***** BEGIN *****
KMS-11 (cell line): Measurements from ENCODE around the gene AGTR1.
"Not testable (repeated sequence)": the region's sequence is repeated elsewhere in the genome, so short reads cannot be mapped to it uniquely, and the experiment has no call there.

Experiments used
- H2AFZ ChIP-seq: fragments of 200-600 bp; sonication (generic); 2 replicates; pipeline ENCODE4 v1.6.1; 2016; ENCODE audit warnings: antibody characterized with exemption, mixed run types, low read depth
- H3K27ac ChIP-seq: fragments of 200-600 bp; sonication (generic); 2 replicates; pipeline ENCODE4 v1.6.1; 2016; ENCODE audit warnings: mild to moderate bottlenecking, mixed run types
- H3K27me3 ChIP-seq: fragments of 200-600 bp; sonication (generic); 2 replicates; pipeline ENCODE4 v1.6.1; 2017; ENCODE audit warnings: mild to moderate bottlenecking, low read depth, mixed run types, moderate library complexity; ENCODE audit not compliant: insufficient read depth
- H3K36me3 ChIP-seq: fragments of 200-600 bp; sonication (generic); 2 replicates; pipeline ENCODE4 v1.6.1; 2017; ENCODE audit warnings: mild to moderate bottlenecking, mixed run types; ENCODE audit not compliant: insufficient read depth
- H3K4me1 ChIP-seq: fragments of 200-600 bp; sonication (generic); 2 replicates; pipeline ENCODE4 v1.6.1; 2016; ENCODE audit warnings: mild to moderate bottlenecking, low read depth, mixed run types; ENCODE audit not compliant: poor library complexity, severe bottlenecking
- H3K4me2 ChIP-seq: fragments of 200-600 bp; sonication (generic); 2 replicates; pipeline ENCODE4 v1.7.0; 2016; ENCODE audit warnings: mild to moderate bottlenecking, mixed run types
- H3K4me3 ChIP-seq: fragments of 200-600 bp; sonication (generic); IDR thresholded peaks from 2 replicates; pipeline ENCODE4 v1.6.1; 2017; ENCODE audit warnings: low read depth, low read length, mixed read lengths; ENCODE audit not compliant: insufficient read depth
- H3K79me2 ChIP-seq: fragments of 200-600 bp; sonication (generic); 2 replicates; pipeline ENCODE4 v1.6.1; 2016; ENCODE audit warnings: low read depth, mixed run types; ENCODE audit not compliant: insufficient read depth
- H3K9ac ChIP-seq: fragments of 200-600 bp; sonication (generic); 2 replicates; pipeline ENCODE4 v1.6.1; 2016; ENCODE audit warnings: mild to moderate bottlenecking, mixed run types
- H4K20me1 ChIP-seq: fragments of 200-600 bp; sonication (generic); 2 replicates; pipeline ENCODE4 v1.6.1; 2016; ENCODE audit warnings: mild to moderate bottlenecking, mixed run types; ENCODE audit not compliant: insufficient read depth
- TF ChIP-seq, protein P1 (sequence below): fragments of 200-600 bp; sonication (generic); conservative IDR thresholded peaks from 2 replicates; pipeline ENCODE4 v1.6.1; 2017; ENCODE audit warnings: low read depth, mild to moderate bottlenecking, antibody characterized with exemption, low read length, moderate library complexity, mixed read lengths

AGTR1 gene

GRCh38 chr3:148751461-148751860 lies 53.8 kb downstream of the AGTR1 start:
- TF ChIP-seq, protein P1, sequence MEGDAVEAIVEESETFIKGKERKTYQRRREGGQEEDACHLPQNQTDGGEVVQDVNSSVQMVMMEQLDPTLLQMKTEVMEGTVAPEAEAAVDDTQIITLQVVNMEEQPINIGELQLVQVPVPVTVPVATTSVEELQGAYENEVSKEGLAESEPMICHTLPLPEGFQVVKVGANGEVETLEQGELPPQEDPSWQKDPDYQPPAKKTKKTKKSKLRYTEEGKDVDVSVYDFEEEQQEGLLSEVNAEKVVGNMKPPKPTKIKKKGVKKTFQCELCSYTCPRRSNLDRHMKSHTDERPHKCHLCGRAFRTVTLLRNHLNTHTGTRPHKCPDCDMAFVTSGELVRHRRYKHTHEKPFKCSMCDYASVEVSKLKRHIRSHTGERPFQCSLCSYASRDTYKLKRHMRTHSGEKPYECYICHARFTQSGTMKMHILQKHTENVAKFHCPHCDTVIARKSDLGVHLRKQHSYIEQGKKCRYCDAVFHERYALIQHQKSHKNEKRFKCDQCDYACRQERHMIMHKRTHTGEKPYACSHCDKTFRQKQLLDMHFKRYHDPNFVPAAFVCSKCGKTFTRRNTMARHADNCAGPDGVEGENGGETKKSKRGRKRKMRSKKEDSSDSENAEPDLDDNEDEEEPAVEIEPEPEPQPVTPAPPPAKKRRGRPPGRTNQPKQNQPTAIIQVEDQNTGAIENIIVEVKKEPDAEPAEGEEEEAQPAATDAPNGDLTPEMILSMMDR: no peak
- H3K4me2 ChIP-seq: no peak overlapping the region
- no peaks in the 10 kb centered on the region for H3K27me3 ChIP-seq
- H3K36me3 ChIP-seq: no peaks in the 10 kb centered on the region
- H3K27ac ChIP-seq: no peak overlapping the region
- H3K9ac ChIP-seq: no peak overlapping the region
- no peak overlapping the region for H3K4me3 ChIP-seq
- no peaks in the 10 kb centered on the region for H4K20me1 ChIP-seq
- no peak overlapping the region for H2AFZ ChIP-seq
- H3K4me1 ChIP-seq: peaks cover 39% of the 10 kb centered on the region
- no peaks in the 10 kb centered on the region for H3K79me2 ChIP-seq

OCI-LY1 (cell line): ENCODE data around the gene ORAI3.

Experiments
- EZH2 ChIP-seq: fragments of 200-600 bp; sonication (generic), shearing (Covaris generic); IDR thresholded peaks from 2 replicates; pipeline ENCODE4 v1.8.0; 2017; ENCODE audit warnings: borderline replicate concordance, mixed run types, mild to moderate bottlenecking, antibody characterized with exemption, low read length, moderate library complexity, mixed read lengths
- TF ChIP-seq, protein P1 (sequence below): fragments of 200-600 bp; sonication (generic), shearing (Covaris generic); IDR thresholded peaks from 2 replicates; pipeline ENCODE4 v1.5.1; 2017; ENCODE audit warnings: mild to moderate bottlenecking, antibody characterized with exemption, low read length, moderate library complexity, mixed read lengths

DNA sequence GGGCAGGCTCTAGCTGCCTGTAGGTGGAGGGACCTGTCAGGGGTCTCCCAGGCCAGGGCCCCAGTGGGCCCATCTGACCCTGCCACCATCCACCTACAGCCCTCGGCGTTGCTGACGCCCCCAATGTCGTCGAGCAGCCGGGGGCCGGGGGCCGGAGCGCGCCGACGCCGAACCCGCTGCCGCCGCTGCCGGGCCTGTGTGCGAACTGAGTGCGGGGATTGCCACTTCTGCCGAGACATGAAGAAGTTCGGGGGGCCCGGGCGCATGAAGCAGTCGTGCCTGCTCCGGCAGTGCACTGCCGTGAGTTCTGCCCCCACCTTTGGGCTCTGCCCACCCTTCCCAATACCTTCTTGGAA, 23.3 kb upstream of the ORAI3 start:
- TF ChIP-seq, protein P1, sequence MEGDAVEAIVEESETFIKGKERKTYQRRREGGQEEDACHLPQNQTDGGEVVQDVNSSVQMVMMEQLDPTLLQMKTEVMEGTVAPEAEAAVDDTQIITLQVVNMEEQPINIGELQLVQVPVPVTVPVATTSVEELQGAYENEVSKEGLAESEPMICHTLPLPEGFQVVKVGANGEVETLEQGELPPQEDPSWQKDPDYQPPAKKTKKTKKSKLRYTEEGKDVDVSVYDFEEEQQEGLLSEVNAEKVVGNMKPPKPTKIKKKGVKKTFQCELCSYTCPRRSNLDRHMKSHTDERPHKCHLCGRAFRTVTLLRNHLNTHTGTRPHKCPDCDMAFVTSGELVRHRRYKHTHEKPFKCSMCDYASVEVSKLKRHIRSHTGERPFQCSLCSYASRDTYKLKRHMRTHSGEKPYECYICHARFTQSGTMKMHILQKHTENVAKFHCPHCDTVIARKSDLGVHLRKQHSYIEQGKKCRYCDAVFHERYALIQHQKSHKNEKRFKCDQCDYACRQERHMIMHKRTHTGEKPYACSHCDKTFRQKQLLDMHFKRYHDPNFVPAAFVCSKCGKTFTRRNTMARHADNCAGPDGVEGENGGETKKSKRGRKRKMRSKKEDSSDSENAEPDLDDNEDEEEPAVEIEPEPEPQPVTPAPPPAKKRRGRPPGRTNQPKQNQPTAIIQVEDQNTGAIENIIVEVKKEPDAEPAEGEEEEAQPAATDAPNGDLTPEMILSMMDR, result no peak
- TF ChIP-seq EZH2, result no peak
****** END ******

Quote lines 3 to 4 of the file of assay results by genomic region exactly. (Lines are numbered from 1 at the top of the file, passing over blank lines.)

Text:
Experiments used
- H2AFZ ChIP-seq: fragments of 200-600 bp; sonication (generic); 2 replicates; pipeline ENCODE4 v1.6.1; 2016; ENCODE audit warnings: antibody characterized with exemption, mixed run types, low read depth